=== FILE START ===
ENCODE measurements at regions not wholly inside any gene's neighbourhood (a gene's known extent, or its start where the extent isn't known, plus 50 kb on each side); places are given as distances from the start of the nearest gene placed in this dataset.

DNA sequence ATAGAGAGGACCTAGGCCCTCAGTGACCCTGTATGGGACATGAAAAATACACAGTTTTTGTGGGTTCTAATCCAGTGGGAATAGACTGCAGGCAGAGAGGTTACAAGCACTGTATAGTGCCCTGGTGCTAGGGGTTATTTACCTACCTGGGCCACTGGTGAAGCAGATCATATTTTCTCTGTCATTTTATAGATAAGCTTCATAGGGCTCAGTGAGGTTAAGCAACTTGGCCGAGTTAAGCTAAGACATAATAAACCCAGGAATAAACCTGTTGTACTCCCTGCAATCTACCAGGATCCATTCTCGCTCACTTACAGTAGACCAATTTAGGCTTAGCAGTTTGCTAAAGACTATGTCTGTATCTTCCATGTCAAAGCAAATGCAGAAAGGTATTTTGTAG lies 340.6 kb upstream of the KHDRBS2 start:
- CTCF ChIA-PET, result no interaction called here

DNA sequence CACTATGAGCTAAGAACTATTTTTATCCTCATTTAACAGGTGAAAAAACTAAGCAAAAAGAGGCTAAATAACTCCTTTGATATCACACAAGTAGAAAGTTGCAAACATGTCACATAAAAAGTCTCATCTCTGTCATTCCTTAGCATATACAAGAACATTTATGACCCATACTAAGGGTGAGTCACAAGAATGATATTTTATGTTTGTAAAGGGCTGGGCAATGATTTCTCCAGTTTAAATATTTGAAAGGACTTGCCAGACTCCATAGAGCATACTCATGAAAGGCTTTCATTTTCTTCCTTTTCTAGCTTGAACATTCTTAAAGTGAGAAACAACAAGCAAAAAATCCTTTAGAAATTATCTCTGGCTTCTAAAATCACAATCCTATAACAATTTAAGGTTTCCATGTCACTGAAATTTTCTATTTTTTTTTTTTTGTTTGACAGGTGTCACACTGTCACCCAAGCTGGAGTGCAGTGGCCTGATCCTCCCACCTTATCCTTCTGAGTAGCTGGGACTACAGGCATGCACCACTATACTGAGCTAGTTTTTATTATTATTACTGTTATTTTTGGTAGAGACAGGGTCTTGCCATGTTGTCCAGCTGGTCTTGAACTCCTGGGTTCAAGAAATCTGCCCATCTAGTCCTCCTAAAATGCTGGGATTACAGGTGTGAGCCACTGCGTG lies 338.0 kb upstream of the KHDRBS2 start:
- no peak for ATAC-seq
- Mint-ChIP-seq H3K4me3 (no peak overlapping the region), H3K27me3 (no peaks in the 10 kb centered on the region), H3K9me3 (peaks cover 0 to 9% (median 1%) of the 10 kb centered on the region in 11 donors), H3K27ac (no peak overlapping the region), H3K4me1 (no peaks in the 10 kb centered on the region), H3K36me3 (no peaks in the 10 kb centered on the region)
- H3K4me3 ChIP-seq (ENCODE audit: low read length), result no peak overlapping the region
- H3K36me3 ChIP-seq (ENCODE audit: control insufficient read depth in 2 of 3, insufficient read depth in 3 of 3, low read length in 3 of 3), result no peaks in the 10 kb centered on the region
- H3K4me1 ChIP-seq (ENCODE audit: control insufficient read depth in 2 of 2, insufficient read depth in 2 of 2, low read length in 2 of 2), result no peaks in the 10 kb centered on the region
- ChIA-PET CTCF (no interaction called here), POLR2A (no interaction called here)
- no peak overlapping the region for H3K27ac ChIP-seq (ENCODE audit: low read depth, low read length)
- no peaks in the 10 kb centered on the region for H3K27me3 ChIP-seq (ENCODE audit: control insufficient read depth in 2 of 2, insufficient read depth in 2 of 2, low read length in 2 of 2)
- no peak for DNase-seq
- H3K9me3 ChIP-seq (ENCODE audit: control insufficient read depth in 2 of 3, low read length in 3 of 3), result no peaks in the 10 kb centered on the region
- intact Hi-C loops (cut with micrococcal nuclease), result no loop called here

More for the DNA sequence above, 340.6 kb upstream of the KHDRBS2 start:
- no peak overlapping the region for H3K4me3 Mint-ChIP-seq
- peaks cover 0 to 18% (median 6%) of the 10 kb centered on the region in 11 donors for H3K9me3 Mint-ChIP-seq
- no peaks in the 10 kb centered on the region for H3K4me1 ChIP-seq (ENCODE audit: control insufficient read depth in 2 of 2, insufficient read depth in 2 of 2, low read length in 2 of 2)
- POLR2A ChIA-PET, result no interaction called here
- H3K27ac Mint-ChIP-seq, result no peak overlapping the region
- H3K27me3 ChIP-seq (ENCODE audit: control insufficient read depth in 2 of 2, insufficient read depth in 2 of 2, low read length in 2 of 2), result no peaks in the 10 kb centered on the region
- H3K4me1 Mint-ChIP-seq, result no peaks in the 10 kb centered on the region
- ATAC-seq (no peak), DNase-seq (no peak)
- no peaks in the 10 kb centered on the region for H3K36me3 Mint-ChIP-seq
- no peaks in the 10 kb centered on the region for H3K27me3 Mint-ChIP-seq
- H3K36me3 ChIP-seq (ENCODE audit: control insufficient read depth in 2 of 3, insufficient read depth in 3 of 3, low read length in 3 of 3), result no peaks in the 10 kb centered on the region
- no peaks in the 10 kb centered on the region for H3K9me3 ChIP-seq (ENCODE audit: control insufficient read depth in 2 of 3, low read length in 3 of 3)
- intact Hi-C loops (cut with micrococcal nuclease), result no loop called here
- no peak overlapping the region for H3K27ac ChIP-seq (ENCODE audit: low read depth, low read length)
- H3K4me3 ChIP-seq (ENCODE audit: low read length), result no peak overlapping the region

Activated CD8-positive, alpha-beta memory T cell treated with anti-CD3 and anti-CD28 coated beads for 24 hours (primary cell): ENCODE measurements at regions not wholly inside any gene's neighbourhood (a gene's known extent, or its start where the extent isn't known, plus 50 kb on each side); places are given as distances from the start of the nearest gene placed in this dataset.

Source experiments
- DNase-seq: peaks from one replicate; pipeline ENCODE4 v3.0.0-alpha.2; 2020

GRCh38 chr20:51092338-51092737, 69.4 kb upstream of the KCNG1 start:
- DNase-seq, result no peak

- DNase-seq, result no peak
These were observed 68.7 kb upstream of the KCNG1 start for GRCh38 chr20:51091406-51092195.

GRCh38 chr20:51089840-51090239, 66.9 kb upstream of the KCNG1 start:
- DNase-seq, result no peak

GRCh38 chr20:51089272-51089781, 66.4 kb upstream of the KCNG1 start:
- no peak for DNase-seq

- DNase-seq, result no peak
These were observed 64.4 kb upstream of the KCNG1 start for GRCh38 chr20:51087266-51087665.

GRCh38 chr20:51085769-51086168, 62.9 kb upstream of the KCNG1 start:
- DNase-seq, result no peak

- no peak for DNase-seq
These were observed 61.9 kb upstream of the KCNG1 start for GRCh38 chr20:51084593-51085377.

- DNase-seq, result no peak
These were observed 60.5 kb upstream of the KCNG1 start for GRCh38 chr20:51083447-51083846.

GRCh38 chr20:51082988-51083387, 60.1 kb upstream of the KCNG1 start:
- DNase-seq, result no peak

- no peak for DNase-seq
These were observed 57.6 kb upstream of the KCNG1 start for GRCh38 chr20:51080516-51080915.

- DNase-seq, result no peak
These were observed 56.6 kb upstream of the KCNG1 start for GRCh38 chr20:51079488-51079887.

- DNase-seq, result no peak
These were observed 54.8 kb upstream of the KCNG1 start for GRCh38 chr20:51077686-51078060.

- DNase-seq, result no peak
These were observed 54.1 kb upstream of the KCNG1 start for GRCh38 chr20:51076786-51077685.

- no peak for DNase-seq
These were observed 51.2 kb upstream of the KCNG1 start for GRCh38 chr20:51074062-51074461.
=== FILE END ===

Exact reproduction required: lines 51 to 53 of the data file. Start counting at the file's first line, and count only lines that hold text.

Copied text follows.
GRCh38 chr20:51082988-51083387, 60.1 kb upstream of the KCNG1 start:
- DNase-seq, result no peak

- no peak for DNase-seq